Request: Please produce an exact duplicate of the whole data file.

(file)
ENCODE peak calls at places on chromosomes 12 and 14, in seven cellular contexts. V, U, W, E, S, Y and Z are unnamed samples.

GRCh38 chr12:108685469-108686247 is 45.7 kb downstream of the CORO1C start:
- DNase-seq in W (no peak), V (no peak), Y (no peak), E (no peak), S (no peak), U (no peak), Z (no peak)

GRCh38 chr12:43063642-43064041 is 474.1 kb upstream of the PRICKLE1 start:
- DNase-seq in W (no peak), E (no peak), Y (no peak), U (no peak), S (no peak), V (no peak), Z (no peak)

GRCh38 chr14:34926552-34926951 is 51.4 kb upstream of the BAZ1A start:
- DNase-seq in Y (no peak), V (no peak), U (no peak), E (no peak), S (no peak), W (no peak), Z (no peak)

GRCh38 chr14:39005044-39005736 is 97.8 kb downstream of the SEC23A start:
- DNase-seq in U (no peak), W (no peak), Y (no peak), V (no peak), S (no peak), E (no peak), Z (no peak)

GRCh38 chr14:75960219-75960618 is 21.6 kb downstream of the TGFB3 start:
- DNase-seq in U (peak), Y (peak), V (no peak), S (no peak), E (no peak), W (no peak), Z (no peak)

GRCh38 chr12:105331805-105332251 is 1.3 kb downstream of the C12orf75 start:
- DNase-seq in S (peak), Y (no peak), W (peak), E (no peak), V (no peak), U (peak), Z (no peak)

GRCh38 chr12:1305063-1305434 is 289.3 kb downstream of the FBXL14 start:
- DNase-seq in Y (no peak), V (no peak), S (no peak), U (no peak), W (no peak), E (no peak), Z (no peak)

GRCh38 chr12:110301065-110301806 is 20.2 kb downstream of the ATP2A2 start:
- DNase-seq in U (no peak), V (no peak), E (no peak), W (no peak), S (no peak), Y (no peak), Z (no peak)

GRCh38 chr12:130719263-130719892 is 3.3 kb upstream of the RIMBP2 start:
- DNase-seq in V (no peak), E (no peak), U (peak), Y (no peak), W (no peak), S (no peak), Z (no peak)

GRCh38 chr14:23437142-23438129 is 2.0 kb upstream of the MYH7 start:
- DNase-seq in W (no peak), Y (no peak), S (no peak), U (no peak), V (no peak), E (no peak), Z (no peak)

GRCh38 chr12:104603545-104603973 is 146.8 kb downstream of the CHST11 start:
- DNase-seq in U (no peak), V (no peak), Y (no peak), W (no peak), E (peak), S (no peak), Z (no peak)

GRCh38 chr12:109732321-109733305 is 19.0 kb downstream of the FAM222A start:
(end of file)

ENCODE peak calls at places on chromosomes 12 and 14, in seven cellular contexts. V, U, W, E, S, Y and Z are unnamed samples.

GRCh38 chr12:108685469-108686247 is 45.7 kb downstream of the CORO1C start:
- DNase-seq in W (no peak), V (no peak), Y (no peak), E (no peak), S (no peak), U (no peak), Z (no peak)

GRCh38 chr12:43063642-43064041 is 474.1 kb upstream of the PRICKLE1 start:
- DNase-seq in W (no peak), E (no peak), Y (no peak), U (no peak), S (no peak), V (no peak), Z (no peak)

GRCh38 chr14:34926552-34926951 is 51.4 kb upstream of the BAZ1A start:
- DNase-seq in Y (no peak), V (no peak), U (no peak), E (no peak), S (no peak), W (no peak), Z (no peak)

GRCh38 chr14:39005044-39005736 is 97.8 kb downstream of the SEC23A start:
- DNase-seq in U (no peak), W (no peak), Y (no peak), V (no peak), S (no peak), E (no peak), Z (no peak)

GRCh38 chr14:75960219-75960618 is 21.6 kb downstream of the TGFB3 start:
- DNase-seq in U (peak), Y (peak), V (no peak), S (no peak), E (no peak), W (no peak), Z (no peak)

GRCh38 chr12:105331805-105332251 is 1.3 kb downstream of the C12orf75 start:
- DNase-seq in S (peak), Y (no peak), W (peak), E (no peak), V (no peak), U (peak), Z (no peak)

GRCh38 chr12:1305063-1305434 is 289.3 kb downstream of the FBXL14 start:
- DNase-seq in Y (no peak), V (no peak), S (no peak), U (no peak), W (no peak), E (no peak), Z (no peak)

GRCh38 chr12:110301065-110301806 is 20.2 kb downstream of the ATP2A2 start:
- DNase-seq in U (no peak), V (no peak), E (no peak), W (no peak), S (no peak), Y (no peak), Z (no peak)

GRCh38 chr12:130719263-130719892 is 3.3 kb upstream of the RIMBP2 start:
- DNase-seq in V (no peak), E (no peak), U (peak), Y (no peak), W (no peak), S (no peak), Z (no peak)

GRCh38 chr14:23437142-23438129 is 2.0 kb upstream of the MYH7 start:
- DNase-seq in W (no peak), Y (no peak), S (no peak), U (no peak), V (no peak), E (no peak), Z (no peak)

GRCh38 chr12:104603545-104603973 is 146.8 kb downstream of the CHST11 start:
- DNase-seq in U (no peak), V (no peak), Y (no peak), W (no peak), E (peak), S (no peak), Z (no peak)

GRCh38 chr12:109732321-109733305 is 19.0 kb downstream of the FAM222A start: